Cricut: How to Create a Christmas Paper Foliage Wreath
Bring the outdoors in this Christmas with a beautiful paper foliage wreath that can be proudly displayed year after year. Cricut’s Design Space provides you with all the elements you need to design this beautiful wreath, which can be made with as much foliage as you like, simply keep cutting using your Cricut digital cutting machine!
- Cricut Explore Air™ / Air 2™ / Maker™ machine »
- Cricut Design Space™ online software on pc/Mac/iPad/iPhone/Android »
- Cricut 12” x 24” standard (green) grip cutting mat »
- 35cm Polystyrene Wreath »
- My Colour Cardstock A3 Sheet: Holiday Green – available in-store only
- My Colour Cardstock A3 Sheet: Basil – available in-store only
- My Colour Cardstock A3 Sheet Desert Cactus – available in-store only
- My Colour Cardstock 12 x 12 Sheet: Pine Forest – available in-store only
- My Colour Cardstock 12 x 12 Sheet:Firecracker – available in-store only
- My Colour Cardstock 12 x 12 Sheet: Parrot – available in-store only
- A4 Kraft Card »
- Natural Jute Fabric Roll »
- 3D Clear Glossy Accents »
- Using a laptop/Mac/iPad/iPhone/Android device, log on to your Design Space™ account and make sure you are connected to your Cricut Explore™ / Maker™ machine. On the home screen type ‘Holiday Wreath’ into the search bar at the top of the screen and select the below design. Once the project pop-up displays on screen, select ‘customise’.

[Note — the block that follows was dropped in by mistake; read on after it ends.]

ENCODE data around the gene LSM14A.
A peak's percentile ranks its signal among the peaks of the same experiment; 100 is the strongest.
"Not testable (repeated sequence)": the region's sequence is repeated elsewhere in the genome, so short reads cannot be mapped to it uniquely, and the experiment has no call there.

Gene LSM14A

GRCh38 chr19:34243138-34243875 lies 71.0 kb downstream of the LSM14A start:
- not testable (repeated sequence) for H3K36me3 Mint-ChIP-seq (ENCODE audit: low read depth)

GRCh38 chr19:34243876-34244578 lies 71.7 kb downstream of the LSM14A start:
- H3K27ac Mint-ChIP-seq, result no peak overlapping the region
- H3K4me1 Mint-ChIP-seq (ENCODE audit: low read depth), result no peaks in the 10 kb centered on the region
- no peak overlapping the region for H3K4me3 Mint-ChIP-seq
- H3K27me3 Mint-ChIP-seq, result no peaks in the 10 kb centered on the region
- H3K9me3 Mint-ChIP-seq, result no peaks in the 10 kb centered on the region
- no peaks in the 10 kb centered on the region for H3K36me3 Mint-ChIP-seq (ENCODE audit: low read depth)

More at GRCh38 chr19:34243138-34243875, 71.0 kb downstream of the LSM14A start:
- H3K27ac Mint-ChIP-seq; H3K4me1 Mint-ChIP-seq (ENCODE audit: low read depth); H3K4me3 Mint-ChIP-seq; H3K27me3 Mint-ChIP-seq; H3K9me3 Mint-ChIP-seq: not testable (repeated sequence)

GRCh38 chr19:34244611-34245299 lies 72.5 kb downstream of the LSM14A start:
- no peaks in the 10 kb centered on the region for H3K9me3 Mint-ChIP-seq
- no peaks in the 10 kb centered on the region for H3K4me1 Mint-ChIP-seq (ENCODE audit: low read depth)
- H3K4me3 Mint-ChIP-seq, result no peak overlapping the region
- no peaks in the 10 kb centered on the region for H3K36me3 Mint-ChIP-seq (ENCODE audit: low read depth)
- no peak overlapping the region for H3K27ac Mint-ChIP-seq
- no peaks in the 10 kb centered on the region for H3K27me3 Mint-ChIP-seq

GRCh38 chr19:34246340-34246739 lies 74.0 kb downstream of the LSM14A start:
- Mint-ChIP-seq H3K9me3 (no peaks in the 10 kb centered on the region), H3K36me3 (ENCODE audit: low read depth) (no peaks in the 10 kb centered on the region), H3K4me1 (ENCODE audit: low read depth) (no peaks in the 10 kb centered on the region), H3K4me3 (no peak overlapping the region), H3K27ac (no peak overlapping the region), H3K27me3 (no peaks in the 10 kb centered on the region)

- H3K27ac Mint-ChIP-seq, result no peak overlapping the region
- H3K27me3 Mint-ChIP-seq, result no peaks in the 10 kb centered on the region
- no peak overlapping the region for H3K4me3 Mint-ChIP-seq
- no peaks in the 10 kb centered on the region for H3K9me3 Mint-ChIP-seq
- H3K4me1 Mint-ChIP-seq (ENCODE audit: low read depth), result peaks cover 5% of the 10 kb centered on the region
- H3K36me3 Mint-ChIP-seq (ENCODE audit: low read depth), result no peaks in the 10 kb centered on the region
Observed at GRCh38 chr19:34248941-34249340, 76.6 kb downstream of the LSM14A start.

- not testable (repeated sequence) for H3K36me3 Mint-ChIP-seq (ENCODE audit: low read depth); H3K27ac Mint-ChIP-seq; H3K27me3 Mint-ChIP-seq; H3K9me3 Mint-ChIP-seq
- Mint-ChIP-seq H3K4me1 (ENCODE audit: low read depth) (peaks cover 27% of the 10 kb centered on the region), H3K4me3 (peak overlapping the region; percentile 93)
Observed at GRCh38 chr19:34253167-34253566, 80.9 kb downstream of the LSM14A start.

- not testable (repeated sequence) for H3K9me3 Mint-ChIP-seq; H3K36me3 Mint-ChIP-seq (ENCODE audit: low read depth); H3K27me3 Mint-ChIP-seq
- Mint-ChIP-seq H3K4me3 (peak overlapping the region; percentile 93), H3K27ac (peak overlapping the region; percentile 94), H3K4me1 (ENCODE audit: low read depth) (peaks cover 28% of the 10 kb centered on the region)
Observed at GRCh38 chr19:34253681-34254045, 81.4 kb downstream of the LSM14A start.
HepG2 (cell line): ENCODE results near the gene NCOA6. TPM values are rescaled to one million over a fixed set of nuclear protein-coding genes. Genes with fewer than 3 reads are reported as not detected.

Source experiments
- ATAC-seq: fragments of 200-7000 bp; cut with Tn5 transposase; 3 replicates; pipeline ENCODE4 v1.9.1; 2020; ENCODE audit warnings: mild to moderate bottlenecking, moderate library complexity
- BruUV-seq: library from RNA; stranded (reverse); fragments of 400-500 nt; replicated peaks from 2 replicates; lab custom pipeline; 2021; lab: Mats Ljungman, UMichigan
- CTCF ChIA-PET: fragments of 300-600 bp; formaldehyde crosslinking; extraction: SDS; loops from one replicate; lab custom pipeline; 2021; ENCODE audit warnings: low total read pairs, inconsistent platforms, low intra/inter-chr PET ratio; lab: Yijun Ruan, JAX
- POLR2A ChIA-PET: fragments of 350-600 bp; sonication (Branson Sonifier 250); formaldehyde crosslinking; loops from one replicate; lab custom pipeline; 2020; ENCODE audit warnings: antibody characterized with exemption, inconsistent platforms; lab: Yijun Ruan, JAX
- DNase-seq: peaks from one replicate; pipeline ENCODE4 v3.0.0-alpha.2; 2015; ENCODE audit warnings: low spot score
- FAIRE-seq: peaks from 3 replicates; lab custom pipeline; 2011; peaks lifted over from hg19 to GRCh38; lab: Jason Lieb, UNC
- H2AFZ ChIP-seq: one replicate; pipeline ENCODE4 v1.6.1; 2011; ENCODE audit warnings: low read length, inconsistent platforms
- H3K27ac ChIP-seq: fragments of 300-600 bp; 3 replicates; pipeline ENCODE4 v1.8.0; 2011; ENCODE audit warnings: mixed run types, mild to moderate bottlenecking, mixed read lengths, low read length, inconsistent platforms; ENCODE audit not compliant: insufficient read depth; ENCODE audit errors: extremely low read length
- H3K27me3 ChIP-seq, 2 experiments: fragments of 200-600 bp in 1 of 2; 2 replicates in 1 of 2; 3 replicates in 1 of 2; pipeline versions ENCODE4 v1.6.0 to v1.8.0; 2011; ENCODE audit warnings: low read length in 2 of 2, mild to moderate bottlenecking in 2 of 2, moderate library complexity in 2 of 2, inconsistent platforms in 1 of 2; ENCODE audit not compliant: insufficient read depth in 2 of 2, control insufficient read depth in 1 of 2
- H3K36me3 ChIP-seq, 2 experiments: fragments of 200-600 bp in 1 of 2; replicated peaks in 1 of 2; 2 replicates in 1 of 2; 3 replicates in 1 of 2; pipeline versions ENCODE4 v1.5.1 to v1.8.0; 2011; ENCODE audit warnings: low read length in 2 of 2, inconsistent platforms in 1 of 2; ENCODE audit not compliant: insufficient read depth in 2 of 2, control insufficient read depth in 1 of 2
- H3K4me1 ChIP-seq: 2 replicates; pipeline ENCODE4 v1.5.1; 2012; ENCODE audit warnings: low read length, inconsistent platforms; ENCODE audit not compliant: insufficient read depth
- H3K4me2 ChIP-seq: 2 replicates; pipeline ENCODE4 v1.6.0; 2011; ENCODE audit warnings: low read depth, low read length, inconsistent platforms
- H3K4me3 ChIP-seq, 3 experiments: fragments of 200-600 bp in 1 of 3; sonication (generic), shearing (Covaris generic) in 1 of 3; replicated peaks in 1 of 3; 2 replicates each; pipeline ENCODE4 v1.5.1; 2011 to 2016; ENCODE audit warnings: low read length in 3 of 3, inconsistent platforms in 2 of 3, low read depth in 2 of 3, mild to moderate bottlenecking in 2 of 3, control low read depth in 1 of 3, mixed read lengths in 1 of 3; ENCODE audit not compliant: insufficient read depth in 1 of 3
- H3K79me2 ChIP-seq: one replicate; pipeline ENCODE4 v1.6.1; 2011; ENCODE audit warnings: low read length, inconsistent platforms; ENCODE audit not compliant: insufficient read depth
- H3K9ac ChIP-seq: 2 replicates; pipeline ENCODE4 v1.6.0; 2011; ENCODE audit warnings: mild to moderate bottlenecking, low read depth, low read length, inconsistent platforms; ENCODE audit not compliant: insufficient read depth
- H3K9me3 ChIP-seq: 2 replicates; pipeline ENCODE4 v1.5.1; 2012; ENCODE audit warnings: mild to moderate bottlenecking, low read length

2. The components needed to create the wreath will be then populate onto the canvas space. Start by changing the colour of the berry stems so that they cut on a different mat/cardstock to the circular berries. To do this, open up the ‘Layer’ menu from the toolbar at the bottom of the screen and then select the berries. Click the arrow located to the right of the first berry stem and select a brown colour from the palette.
3. Select the leaf cluster, and un-group, to do this open the ‘Actions’ menu from the toolbar at the bottom of the screen, and select ‘UnGroup’.